Figure 2. 5 b: How Countries Specialize According to Comparative Advantage (b) Country B Figure 2. 5 b: How Countries Specialize According to Comparative Advantage (b) Country B YB LB/b LY 0 Bp Slope = -(b. LX/b. LY ) LB/b. LX XB 39

International Equilibrium with Trade • Once both countries have opened trade and specialized production International Equilibrium with Trade • Once both countries have opened trade and specialized production according to comparative advantage, equilibrium price ratio at which trade occurs (written as [PX/PY]tt and called the Terms of Trade) must lie between the two countries’ autarky price ratios. – A country would never trade voluntarily at international terms of trade less favorable than its own autarky price ratio. 40

International Equilibrium with Trade • Figure 2. 6 a – For country A to International Equilibrium with Trade • Figure 2. 6 a – For country A to trade voluntarily with country B, the international terms of trade must be more favorable to A than are its own production possibilities or domestic opportunity costs. • For any terms of trade represented as a line from point AP that is steeper than the production possibilities frontier, country A can obtain more units of Y through trade than production. 41

Figure 2. 6 a: At What Terms Will Countries Be Willing to Trade? YA Figure 2. 6 a: At What Terms Will Countries Be Willing to Trade? YA (a) Country A LA/a. LY AP 0 LA/a. LX XA 42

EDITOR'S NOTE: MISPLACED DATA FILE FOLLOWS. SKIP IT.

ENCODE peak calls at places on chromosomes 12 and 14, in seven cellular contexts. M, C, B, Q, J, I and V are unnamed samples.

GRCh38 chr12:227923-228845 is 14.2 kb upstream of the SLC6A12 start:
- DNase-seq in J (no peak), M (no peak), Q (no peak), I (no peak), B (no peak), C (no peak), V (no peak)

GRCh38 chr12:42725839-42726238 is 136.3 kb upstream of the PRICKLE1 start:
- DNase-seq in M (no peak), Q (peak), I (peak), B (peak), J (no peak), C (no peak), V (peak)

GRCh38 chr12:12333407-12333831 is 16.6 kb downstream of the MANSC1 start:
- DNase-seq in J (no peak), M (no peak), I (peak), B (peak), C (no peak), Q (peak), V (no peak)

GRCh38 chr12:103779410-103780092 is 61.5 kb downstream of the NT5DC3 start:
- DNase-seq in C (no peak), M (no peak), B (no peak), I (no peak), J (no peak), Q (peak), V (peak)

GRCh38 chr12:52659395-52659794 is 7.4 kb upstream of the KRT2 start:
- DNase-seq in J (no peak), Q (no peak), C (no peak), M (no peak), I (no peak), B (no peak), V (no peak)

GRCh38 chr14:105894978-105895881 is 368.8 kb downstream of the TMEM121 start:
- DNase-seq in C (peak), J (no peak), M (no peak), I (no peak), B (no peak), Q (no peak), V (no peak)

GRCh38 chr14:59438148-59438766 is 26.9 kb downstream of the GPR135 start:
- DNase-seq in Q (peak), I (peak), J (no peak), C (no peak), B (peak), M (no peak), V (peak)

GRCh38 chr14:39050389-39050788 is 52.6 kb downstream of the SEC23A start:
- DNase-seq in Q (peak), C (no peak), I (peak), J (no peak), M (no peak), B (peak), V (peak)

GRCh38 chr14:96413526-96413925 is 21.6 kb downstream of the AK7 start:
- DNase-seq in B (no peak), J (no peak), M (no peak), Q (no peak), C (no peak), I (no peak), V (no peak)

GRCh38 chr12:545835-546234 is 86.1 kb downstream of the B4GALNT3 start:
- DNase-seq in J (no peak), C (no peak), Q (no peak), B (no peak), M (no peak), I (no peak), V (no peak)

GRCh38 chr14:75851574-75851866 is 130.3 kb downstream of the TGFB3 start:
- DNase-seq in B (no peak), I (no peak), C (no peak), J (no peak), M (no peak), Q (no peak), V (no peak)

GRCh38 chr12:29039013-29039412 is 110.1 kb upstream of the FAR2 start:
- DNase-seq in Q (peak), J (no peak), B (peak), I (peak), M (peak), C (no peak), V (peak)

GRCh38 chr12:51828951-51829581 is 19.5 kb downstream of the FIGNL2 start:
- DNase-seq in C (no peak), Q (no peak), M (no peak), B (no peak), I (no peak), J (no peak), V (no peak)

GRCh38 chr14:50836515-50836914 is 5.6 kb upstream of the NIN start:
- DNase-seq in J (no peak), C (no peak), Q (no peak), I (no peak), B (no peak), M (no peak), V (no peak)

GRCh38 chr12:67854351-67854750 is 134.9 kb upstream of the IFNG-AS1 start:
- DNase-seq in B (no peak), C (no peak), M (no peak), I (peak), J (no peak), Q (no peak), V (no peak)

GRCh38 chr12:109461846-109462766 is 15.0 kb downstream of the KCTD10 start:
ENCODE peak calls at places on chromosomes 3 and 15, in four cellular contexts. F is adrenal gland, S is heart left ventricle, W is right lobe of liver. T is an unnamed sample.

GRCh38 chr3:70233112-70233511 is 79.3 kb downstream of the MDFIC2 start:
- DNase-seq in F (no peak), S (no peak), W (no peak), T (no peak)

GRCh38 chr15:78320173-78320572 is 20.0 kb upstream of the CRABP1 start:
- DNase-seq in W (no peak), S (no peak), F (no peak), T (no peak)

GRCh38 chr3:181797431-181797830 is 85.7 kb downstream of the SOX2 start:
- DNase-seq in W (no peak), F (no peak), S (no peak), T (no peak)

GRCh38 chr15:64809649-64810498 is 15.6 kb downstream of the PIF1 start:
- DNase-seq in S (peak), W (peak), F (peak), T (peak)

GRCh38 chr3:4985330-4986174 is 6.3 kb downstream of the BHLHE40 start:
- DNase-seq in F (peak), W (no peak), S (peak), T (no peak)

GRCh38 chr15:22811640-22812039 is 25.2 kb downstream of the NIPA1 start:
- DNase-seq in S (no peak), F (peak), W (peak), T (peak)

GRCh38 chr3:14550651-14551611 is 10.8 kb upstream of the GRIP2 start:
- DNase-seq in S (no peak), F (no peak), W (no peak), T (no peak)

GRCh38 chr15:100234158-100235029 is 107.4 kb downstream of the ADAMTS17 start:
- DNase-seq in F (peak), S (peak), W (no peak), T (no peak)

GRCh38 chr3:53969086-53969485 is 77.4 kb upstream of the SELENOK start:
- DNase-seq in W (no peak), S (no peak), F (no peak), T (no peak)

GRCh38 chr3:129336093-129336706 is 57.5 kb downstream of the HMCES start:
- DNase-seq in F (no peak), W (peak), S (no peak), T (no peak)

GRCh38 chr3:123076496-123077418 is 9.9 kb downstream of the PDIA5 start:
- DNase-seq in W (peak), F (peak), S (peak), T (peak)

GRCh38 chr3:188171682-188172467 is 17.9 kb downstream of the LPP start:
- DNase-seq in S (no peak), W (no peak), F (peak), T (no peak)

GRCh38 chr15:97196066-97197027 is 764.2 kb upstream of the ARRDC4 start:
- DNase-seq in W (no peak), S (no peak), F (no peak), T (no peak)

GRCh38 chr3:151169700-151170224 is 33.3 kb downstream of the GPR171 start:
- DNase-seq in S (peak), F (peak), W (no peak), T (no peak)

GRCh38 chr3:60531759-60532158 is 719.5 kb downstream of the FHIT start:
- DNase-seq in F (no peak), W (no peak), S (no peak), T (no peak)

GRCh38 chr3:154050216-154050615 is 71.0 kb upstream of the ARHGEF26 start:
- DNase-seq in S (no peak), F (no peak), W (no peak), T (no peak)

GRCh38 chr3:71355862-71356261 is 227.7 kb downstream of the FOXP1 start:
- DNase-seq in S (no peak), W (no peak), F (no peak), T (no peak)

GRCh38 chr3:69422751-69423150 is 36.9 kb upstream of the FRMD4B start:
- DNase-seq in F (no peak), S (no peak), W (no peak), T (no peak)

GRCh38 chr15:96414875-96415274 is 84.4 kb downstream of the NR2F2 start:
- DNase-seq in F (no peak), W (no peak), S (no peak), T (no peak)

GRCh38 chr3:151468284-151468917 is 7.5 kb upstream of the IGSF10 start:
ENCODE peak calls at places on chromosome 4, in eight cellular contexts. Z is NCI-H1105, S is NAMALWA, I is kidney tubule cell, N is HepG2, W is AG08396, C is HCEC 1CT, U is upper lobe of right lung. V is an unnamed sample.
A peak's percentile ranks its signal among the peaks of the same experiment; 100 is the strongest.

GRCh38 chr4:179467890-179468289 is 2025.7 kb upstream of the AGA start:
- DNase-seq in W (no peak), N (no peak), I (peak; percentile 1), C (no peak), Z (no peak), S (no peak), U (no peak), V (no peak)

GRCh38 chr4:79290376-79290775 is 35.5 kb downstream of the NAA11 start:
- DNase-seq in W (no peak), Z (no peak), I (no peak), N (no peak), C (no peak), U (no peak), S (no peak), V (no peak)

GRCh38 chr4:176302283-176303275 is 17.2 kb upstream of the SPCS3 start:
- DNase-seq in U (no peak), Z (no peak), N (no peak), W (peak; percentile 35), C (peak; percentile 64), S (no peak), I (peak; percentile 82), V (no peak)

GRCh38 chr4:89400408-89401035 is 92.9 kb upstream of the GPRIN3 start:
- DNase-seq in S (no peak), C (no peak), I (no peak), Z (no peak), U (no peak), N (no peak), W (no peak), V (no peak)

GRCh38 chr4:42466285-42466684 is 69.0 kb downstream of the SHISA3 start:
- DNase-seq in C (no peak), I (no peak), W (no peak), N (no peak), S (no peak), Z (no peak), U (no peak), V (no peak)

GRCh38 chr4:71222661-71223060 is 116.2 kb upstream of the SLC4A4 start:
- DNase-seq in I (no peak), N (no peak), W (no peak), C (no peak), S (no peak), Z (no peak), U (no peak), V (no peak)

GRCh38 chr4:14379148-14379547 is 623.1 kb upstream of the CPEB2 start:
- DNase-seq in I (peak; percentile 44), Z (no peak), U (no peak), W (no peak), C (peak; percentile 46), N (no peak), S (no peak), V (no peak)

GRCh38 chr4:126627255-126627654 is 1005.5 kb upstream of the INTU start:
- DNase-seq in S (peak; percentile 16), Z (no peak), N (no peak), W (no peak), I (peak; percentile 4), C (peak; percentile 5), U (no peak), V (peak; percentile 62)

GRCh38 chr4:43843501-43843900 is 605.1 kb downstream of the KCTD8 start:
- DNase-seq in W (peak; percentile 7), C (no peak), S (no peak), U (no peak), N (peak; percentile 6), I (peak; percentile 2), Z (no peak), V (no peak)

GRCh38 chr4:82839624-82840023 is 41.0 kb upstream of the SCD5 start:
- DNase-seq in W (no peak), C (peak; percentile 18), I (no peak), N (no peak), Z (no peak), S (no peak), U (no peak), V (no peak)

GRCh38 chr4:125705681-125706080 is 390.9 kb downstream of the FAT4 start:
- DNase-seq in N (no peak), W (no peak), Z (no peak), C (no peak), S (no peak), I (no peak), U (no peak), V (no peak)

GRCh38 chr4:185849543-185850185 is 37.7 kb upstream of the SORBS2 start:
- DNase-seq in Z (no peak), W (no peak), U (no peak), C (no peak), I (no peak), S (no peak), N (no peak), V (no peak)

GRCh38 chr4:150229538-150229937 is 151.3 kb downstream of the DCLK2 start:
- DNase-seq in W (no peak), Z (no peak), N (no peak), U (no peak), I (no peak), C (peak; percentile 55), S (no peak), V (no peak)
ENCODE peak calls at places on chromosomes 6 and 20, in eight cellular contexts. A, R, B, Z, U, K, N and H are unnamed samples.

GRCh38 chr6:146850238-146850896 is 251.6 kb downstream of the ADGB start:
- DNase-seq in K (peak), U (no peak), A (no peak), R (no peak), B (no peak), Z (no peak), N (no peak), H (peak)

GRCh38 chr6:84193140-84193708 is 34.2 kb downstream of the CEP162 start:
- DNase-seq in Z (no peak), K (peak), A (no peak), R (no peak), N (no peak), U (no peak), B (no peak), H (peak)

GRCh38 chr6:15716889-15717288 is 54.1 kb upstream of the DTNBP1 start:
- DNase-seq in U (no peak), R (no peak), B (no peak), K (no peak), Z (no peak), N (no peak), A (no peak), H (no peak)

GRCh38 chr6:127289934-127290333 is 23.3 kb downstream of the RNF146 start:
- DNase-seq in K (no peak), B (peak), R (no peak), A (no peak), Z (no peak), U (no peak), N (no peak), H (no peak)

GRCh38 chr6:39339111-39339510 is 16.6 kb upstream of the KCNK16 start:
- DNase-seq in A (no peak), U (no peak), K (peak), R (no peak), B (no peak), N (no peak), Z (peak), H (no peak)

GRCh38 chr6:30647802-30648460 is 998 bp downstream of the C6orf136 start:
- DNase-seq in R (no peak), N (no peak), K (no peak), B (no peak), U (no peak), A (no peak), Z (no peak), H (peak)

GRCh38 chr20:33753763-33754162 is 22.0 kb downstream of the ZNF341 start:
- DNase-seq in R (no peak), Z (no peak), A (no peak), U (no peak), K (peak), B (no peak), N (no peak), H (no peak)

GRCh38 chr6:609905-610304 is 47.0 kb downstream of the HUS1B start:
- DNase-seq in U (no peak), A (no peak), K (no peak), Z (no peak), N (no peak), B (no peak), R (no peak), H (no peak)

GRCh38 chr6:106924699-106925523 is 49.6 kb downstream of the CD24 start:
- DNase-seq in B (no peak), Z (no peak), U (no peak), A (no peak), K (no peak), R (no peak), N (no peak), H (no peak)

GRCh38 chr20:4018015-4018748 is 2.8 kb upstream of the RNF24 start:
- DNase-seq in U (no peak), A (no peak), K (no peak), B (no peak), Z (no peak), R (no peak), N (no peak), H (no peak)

International Equilibrium with Trade • Figure 2. 6 b – Because B can get International Equilibrium with Trade • Figure 2. 6 b – Because B can get one unit of X through domestic production by forgoing b. LX/b. LY units of Y, B will trade voluntarily only if it can obtain a unit of X for fewer than b. LX/b. LY units of Y. • Therefore, all terms of trade at which B would willingly trade are represented by lines from point BP that are flatter than B’s production possibilities frontier. 43

Figure 2. 6 b: At What Terms Will Countries Be Willing to Trade? (b) Figure 2. 6 b: At What Terms Will Countries Be Willing to Trade? (b) Country B YB BP LB/b. LY 0 LB/b. LX XB 44

International Equilibrium with Trade • International terms of trade must satisfy one additional condition: International Equilibrium with Trade • International terms of trade must satisfy one additional condition: – Equilibrium terms of trade also must be the Market-Clearing Price for the two goods. • Quantity of X that A wants to export at the terms of trade must equal the quantity of X that B wants to import at the same terms of trade. – Similarly with good Y. 45

International Equilibrium with Trade • Each country takes advantage of new opportunities by locating International Equilibrium with Trade • Each country takes advantage of new opportunities by locating at the point of tangency of the highest possible indifference curve and the terms-of-trade line. – In Figures 2. 7 and 2. 8, A produces at point AP and consumes at AC, and B produces at BP and consumes at BC. • Shaded triangles (Trade Triangles) summarize each country’s imports and exports, as well as the terms of trade. – Wages rise in both countries with the opening of trade. 46

Figure 2. 7: What Would Country A Do under Free Trade? YA Slope = Figure 2. 7: What Would Country A Do under Free Trade? YA Slope = - (PX/PY)tt Slope = - (a. LX/a. LY) = MRTA = - (PX/PY)A LA/a. LY Ac U A 2 A* Imports of Y 0 U A Exports of X A 1 LA/a. LX XA 47